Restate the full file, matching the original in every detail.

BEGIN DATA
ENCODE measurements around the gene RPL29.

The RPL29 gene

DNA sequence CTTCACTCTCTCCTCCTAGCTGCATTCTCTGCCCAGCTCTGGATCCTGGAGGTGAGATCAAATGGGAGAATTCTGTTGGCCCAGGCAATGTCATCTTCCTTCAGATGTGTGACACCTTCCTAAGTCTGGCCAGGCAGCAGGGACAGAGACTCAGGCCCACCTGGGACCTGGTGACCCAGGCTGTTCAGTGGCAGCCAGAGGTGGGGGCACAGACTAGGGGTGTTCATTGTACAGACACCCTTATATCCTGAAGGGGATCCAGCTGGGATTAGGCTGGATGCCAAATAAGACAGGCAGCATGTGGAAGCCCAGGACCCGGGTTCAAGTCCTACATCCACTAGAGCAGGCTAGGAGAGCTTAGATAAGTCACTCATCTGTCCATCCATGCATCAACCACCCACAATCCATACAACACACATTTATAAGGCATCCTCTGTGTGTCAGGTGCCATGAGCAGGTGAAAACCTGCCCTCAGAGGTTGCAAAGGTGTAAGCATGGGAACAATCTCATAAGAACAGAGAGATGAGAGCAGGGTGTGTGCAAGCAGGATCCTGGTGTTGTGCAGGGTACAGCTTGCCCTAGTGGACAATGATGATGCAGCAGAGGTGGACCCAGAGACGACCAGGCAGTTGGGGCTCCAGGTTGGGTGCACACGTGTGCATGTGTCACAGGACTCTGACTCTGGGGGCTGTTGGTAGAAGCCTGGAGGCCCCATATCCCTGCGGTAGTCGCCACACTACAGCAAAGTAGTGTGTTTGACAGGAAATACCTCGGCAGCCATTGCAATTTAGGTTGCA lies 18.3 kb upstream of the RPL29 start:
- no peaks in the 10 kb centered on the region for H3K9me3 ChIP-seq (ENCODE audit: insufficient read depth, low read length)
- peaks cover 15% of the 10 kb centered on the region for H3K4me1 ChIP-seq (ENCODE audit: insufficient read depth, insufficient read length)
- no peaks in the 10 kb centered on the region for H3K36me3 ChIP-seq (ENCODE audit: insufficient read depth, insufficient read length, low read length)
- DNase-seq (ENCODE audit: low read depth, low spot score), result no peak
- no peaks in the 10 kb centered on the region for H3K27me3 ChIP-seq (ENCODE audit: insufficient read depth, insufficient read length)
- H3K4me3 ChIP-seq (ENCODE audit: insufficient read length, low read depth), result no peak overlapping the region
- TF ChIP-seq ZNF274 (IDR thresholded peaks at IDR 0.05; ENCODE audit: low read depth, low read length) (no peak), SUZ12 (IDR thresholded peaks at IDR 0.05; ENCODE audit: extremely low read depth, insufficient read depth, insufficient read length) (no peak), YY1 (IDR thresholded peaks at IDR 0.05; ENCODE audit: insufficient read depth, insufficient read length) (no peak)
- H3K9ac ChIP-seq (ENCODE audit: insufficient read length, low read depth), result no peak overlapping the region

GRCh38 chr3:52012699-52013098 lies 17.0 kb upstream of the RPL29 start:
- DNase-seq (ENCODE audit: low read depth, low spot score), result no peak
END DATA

ENCODE measurements around the gene RPL29.

The RPL29 gene

DNA sequence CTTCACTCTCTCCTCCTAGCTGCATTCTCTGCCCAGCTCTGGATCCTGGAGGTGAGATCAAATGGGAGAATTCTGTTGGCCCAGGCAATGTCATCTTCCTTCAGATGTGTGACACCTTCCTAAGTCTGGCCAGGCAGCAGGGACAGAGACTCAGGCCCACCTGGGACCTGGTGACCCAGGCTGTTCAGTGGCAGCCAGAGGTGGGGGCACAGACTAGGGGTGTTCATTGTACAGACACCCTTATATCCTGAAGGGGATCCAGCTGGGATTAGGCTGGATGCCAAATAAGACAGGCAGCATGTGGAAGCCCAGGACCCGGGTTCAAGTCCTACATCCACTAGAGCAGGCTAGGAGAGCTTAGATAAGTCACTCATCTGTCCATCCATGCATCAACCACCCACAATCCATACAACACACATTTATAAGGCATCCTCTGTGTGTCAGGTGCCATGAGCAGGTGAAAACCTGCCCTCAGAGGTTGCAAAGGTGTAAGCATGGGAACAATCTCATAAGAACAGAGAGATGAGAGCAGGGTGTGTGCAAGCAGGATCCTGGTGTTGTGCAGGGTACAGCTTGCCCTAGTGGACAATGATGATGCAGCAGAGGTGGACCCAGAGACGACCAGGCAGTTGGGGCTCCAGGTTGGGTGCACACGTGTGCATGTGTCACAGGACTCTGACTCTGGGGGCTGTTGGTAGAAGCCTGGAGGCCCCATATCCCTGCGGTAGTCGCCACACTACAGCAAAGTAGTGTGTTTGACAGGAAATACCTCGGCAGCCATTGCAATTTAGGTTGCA lies 18.3 kb upstream of the RPL29 start:
- no peaks in the 10 kb centered on the region for H3K9me3 ChIP-seq (ENCODE audit: insufficient read depth, low read length)
- peaks cover 15% of the 10 kb centered on the region for H3K4me1 ChIP-seq (ENCODE audit: insufficient read depth, insufficient read length)
- no peaks in the 10 kb centered on the region for H3K36me3 ChIP-seq (ENCODE audit: insufficient read depth, insufficient read length, low read length)
- DNase-seq (ENCODE audit: low read depth, low spot score), result no peak
- no peaks in the 10 kb centered on the region for H3K27me3 ChIP-seq (ENCODE audit: insufficient read depth, insufficient read length)
- H3K4me3 ChIP-seq (ENCODE audit: insufficient read length, low read depth), result no peak overlapping the region
- TF ChIP-seq ZNF274 (IDR thresholded peaks at IDR 0.05; ENCODE audit: low read depth, low read length) (no peak), SUZ12 (IDR thresholded peaks at IDR 0.05; ENCODE audit: extremely low read depth, insufficient read depth, insufficient read length) (no peak), YY1 (IDR thresholded peaks at IDR 0.05; ENCODE audit: insufficient read depth, insufficient read length) (no peak)
- H3K9ac ChIP-seq (ENCODE audit: insufficient read length, low read depth), result no peak overlapping the region

GRCh38 chr3:52012699-52013098 lies 17.0 kb upstream of the RPL29 start:
- DNase-seq (ENCODE audit: low read depth, low spot score), result no peak